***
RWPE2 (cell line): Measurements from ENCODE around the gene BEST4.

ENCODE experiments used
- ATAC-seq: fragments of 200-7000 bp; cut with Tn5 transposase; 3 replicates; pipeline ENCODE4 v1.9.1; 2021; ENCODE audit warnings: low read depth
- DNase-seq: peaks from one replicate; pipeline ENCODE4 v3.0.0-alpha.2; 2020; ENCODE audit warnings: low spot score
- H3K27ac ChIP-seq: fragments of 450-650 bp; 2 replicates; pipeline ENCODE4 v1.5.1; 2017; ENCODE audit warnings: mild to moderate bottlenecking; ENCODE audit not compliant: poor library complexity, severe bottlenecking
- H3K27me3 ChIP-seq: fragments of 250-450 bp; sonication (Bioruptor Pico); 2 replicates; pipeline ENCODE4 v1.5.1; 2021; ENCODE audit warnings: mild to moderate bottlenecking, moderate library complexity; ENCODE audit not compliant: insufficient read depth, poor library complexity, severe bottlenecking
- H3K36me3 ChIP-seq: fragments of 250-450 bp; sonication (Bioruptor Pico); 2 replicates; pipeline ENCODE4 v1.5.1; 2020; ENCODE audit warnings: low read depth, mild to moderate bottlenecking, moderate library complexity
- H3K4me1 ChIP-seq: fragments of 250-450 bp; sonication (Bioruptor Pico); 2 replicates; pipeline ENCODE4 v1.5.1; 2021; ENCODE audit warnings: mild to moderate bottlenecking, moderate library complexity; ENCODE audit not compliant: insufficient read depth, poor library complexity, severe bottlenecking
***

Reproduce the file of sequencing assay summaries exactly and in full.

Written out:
RWPE2 (cell line): Measurements from ENCODE around the gene BEST4.

ENCODE experiments used
- ATAC-seq: fragments of 200-7000 bp; cut with Tn5 transposase; 3 replicates; pipeline ENCODE4 v1.9.1; 2021; ENCODE audit warnings: low read depth
- DNase-seq: peaks from one replicate; pipeline ENCODE4 v3.0.0-alpha.2; 2020; ENCODE audit warnings: low spot score
- H3K27ac ChIP-seq: fragments of 450-650 bp; 2 replicates; pipeline ENCODE4 v1.5.1; 2017; ENCODE audit warnings: mild to moderate bottlenecking; ENCODE audit not compliant: poor library complexity, severe bottlenecking
- H3K27me3 ChIP-seq: fragments of 250-450 bp; sonication (Bioruptor Pico); 2 replicates; pipeline ENCODE4 v1.5.1; 2021; ENCODE audit warnings: mild to moderate bottlenecking, moderate library complexity; ENCODE audit not compliant: insufficient read depth, poor library complexity, severe bottlenecking
- H3K36me3 ChIP-seq: fragments of 250-450 bp; sonication (Bioruptor Pico); 2 replicates; pipeline ENCODE4 v1.5.1; 2020; ENCODE audit warnings: low read depth, mild to moderate bottlenecking, moderate library complexity
- H3K4me1 ChIP-seq: fragments of 250-450 bp; sonication (Bioruptor Pico); 2 replicates; pipeline ENCODE4 v1.5.1; 2021; ENCODE audit warnings: mild to moderate bottlenecking, moderate library complexity; ENCODE audit not compliant: insufficient read depth, poor library complexity, severe bottlenecking